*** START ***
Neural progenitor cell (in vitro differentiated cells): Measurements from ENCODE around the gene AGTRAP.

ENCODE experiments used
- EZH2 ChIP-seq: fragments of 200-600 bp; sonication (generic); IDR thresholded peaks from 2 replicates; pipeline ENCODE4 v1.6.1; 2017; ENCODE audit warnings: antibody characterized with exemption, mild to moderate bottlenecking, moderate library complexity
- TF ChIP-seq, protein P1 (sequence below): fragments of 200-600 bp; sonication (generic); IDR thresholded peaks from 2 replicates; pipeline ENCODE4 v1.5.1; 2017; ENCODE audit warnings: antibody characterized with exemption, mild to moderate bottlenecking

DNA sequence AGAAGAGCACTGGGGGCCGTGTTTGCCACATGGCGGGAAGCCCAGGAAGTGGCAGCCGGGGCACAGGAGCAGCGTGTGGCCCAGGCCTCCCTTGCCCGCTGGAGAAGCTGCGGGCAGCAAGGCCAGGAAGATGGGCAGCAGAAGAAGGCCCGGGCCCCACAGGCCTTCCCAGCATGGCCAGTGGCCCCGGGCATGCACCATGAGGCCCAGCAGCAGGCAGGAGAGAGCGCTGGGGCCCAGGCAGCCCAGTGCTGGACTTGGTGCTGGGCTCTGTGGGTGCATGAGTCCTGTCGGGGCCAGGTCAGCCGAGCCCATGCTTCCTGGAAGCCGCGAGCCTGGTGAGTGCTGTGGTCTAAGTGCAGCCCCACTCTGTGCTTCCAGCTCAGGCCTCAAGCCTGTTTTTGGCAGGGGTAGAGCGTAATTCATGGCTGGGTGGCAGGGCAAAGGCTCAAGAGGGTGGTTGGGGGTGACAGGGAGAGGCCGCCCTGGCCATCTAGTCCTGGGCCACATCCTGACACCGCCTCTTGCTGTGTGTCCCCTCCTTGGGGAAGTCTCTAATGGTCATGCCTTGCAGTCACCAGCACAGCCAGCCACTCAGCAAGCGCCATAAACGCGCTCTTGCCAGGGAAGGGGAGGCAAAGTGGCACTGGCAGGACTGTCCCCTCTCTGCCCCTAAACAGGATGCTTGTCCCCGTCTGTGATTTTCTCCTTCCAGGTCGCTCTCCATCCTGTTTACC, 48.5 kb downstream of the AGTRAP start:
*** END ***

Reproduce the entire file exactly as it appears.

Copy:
Neural progenitor cell (in vitro differentiated cells): Measurements from ENCODE around the gene AGTRAP.

ENCODE experiments used
- EZH2 ChIP-seq: fragments of 200-600 bp; sonication (generic); IDR thresholded peaks from 2 replicates; pipeline ENCODE4 v1.6.1; 2017; ENCODE audit warnings: antibody characterized with exemption, mild to moderate bottlenecking, moderate library complexity
- TF ChIP-seq, protein P1 (sequence below): fragments of 200-600 bp; sonication (generic); IDR thresholded peaks from 2 replicates; pipeline ENCODE4 v1.5.1; 2017; ENCODE audit warnings: antibody characterized with exemption, mild to moderate bottlenecking

DNA sequence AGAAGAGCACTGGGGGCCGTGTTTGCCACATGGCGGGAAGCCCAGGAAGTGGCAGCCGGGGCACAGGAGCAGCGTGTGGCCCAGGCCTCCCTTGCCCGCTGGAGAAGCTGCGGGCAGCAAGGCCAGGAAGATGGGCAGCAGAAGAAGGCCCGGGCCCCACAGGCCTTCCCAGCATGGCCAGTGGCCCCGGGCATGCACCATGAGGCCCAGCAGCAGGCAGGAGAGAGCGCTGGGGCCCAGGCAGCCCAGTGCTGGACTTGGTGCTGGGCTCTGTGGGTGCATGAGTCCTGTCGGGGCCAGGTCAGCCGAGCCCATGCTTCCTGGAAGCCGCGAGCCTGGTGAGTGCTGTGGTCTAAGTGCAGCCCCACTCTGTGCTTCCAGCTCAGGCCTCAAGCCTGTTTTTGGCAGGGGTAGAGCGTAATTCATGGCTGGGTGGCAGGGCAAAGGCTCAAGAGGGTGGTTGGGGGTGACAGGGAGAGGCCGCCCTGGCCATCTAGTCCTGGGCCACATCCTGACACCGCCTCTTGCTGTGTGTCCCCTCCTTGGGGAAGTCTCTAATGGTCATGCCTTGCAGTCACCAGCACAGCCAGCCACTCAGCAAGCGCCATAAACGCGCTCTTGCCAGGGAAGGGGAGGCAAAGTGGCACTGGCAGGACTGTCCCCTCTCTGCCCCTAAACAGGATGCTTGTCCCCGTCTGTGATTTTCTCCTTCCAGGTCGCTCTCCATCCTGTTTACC, 48.5 kb downstream of the AGTRAP start: